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Mike McGee - "The Birds And The Bees"

GLYNN WASHINGTON, HOST:

Snappers, I am so excited for you to hear this. Last week, we gave you a taste - a taste of SNAP Live! storytelling magic. But this week, dinner is served. From PRX and NPR, we proudly present SNAP JUDGMENT - the finale. Ushers are standing by making sure the aisles are clear.

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WASHINGTON: We join SNAP Live! - already in progress.

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WASHINGTON: Now next up, we've got a guy who travels the world telling poems. He's a poet. But I asked him none of that.

(LAUGHTER)

WASHINGTON: Today, come tell us a story poetically. I proudly introduce "Mighty" Mike McGee.

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MIKE MCGEE: When I was nine years old, I believed in magic. Not a kids cartoon utopia were Muppets, Smurfs, autobots, unicorns all live in a hidden castle made of Legos - although that sounds awesome.

(LAUGHTER)

MCGEE: No, I was a realist.

(LAUGHTER)

MCGEE: I longed for a more natural magic, one in which all the knowledge of the universe could be revealed if all of the right elements were put in place in the proper setting. Now, I had heard in school about two things that sounded very magical - one was Halley's Comet and the other was the birds and the bees.

(LAUGHTER)

MCGEE: All my friends were itching to ask their dads about that one. I figured maybe this was the magic I was looking for.

(LAUGHTER)

MCGEE: Suddenly, I was sent to live with my father - my Army father on an Army base in Fort Lee, Virginia. The decision to send me to live with my father gutted my mother. But it had been decided through the courts that I should stay with him for a year. Plus living on an Army base would save us a bit of money in medical bills because of my condition. My condition is spina bifida. It's a spinal birth defect that usually comes with a variety of complications. And I figured living with my dad could be kind of cool. And maybe he would be able to clue me in on even a part of the magic that is the birds and/or the bees.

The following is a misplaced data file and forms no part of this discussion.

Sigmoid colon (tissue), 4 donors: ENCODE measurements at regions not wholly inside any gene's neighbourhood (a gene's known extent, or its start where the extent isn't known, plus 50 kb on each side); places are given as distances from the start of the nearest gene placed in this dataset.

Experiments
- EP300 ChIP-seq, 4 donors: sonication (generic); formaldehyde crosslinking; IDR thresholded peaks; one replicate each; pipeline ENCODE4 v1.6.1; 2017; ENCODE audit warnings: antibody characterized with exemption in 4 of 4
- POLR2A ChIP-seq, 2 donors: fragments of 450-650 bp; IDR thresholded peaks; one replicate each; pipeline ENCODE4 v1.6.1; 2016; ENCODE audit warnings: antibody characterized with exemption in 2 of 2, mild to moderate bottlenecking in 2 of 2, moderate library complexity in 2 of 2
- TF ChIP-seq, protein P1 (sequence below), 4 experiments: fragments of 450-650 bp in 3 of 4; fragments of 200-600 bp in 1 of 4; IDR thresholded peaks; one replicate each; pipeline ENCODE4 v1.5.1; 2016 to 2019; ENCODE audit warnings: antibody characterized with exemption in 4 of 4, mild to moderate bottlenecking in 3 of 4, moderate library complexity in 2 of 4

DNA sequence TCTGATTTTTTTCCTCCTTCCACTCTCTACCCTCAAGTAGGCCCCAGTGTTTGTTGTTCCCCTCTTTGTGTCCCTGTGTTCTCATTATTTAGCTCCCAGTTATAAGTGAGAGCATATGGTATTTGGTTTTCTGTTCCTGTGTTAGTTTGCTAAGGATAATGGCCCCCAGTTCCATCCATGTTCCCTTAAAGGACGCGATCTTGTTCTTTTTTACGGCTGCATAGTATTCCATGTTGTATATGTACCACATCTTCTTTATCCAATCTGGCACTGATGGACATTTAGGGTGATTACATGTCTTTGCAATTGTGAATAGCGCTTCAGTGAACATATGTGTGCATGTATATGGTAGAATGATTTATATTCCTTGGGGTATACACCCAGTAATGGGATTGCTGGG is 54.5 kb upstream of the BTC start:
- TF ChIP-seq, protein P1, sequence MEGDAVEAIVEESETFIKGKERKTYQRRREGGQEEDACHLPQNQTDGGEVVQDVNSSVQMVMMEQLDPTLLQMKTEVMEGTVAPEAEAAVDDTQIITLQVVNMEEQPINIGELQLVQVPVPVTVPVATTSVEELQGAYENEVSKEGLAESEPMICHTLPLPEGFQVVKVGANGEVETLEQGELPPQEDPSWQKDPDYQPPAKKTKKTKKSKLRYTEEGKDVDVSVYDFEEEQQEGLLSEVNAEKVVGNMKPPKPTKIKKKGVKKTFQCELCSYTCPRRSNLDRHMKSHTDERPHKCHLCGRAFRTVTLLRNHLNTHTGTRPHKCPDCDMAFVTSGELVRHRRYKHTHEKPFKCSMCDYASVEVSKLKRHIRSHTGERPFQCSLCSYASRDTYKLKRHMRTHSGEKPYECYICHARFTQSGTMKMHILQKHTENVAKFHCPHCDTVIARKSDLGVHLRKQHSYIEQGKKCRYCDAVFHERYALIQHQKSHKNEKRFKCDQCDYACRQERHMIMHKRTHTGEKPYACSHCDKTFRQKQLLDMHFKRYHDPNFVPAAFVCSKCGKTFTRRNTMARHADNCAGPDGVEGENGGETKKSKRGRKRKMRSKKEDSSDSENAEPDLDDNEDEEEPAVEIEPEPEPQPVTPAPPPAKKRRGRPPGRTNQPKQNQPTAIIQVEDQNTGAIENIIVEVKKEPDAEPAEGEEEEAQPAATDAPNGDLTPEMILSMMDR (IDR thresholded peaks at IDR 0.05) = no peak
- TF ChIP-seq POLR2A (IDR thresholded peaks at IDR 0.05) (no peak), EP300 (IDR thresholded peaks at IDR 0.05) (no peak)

(LAUGHTER)

MCGEE: In Virginia, I met my new stepmother and baby brother and immediately launched into a campaign to find out more about the birds and the bees. The first real father-to-son conversation I thought I was about to have with my dad, I asked him to tell me about it. He vetoed it immediately...

(LAUGHTER)

MCGEE: ...Saying that I was just a little too young for that topic. This just further mystified the subject for me.

(LAUGHTER)

MCGEE: My father being a military policeman worked very long hours at the police station. So I just sort of hid out in my bedroom, watched the sky for Halley's Comet, listened to the radio. Fort Lee left very little for me to believe in.

One morning, I woke up and I went to tie my shoes. And when I bent over, an electric jolt of pure pain shot through my spine to my brain, becoming an instant migraine. I asked my stepmother for aspirin. Then I did again the next day and the day after.

She grew concerned and alerted my father. The local Army clinic decided that I needed more advanced treatment, three hours north in Washington, D.C. Because my appointments were very early in the morning, this created an opportunity for my father and I to take long road trips together overnight, so that he could get back in time to report for duty in the afternoons at Fort Lee.

The first real conversation I finally had with my father was on our first drive to D.C. - him looking ahead down the road, me looking easterly out the window for Halley's Comet.

(LAUGHTER)

MCGEE: Dad, have you ever seen a comment? I don't think so son. But I'm pretty sure I saw a UFO once.

(LAUGHTER)

MCGEE: What?

(LAUGHTER)

MCGEE: No way. My dad smiled, cracked the window, lit an unfiltered Camel cigarette and launched into a long explanation on UFOs. Then he launched into another great story. Then I told him a story. We traded into the night.

I couldn't understand though why comets weren't these giant unavoidable obvious fireballs of death zig-zagging across the sky scaring the crap out of everybody.

(LAUGHTER)

MCGEE: That would have made my job a lot easier. CAT scans, MRIs, spinal taps, overnight stays - my father took every chance he could to sleep in a cot next to my hospital bed. The doctors would check me out and then ask my dad to come speak with them very seriously in the hallway while I got dressed. On the way home - one of the last drives home - my father explained to me that I had a tethered spinal cord. It was fusing to my vertebrae. If I moved in the wrong way or had a growth spurt, it could tear and I would most definitely be paralyzed. So they had to operate very soon. I could still be paralyzed but I could also die.